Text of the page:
October 22, 2012
There’s something very rewarding about seeing a friend elevate himself to a new level. I remember when we were cheering ourselves hoarse as McConnell moved into Elite, doing the same as he found his way to the podium in those races, then likewise when he first grabbed the top step against very fast company in that category. So seeing the photos of Mark taking the win at day 2 of Spooky Cross in LA this last weekend wasn’t a new emotion, but it was certainly a new level of that emotion.
Here’s hoping Mark soon gets his next opportunity. All the guy wants to do is race his bike as fast and as often as he can.
October 17, 2012
The difference doping makes.
As we all know the bottom has finally come out from under Armstrong.
Its been coming for a long time and I was pretty sure his secrets would never stay secrets forever, even way back when. But I was once a fan, of course. In 1993. And 1996. And 1999. And all the way through to around 2003. But by then I just wanted someone else to win the Tour. Simply because I was a bigger fan of the sport than I was of any one guy. So I wanted Ulrich to win. Or Beloki. Or Vino. I only switched to cheering for those guys because I like the underdog and it felt like Postal was unbeatable, a seize engine overwhelming its objective into submission, versus a race between lone riders, on the edge, trading punches, mano-a-mano.
I’ve always been pretty plugged into cycling and so it wasn’t long before my perception of LA was totally tainted. Not ’cause I thought he doped and was all up in arms about that, hell they all did, and have since the first Tour. What bugged me most about Armstrong was his lack of grace in winning, and especially his utter lack of grace in losing. It doesn’t take much digging to find out about his personality, hubris, and arrogance. Those things weren’t the characteristics of a champion. The sport was so rife with doping at that time that to expect a guy to win it without EPO would be akin to expecting him to win it without a bike. So it was easy to still see some of these guys as heroes, even knowing full well they took drugs. Only now, later on, do I understand that every guy that took drugs to win was robbing some kid, somewhere, of his or her chance at a future in the sport. And that’s the terrible thing about what happened in cycling. The ones that didn’t do it, or wouldn’t do it, that had to give up years of sacrifice and hours and hours of training, because someone else could eke out a 2% advantage over them from a syringe. Only now, after being exposed to young and talented local racers that bust their ass to get to the next level, do I really understand the profound implication of all those dopers.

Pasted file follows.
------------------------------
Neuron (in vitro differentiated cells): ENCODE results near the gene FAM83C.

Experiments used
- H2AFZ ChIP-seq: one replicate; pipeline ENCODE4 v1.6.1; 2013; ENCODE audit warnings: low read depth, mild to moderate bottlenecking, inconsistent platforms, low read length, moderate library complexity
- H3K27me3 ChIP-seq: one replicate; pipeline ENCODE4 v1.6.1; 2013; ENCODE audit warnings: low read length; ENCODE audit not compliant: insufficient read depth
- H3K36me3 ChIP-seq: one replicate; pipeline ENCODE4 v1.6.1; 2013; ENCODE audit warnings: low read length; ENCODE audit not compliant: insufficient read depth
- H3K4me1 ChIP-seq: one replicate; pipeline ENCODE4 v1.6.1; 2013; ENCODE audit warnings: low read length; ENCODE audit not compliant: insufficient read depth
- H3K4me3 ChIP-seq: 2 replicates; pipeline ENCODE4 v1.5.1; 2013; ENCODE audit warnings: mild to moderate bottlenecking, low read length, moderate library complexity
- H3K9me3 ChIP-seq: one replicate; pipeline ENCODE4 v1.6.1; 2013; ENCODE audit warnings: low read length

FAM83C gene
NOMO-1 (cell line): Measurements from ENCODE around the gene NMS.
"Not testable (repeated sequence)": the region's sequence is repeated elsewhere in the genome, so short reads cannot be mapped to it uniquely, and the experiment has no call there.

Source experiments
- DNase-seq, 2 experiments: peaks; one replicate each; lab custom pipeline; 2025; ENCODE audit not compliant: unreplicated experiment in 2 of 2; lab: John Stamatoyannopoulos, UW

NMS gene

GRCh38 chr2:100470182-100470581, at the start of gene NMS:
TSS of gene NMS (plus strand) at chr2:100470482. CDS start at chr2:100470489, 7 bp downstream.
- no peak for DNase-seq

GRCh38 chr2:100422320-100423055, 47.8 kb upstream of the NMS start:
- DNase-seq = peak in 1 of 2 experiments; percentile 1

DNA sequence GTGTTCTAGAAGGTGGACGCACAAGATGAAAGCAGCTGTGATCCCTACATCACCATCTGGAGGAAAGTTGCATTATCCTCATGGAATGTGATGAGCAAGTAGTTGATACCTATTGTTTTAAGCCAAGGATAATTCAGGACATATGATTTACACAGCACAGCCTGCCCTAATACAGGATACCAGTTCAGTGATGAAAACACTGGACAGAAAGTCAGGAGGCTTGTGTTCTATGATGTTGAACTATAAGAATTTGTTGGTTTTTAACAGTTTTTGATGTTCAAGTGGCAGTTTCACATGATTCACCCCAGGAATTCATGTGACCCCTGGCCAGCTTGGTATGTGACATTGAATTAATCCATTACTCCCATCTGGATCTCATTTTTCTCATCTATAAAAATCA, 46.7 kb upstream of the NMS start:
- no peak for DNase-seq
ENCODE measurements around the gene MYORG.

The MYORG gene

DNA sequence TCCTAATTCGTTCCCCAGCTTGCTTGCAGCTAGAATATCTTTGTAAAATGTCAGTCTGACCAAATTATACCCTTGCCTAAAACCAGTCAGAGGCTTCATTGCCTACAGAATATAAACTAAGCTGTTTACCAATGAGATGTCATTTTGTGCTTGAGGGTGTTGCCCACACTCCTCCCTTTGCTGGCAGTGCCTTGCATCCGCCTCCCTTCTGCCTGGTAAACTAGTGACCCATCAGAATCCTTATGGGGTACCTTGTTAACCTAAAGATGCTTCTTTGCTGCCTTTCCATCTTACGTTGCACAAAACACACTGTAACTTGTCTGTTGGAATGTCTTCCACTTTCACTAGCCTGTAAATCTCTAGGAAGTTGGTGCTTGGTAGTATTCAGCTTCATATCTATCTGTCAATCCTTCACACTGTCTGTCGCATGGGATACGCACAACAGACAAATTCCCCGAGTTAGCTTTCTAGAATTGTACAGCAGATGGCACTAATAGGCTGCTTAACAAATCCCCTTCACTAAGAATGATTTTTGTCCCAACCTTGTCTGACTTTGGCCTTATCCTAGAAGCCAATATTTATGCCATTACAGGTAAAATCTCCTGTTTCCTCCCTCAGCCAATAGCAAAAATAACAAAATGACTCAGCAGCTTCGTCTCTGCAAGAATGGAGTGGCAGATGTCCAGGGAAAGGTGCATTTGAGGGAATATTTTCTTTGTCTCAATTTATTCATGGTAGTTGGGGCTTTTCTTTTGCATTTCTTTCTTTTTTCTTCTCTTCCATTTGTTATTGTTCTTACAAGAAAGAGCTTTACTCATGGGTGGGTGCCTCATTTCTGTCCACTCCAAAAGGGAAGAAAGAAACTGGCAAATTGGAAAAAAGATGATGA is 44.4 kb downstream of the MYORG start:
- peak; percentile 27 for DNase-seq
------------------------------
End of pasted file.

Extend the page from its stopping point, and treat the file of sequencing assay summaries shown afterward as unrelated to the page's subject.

I borrowed the photo above to illustrate this point. Its a photo finish of a local guy I know, Cyrus K. One of the fastest dudes from around these parts in the last ten years or so and a super nice guy to boot. He’s getting pipped at the line by a guy that was later busted for doping. So that’s it, right there. Apologists will say that all the riders were doping and that LA just won that game, too. But they’re missing the point. They’re missing the forest for the trees. This photo is the story. It’s not about the pros. It’s not about the big names. It’s not the fact that ‘everyone was doing it’. Its the fact that everyone that was doing it stole it from someone that wasn’t willing to, but that deserved it so much more because they weren’t. There’re young guys and girls in our province that are right on the cusp of that next level and it makes me twitch to think that someone could ever undermine their chance and steal their dream like that. It can’t be allowed to happen like that again.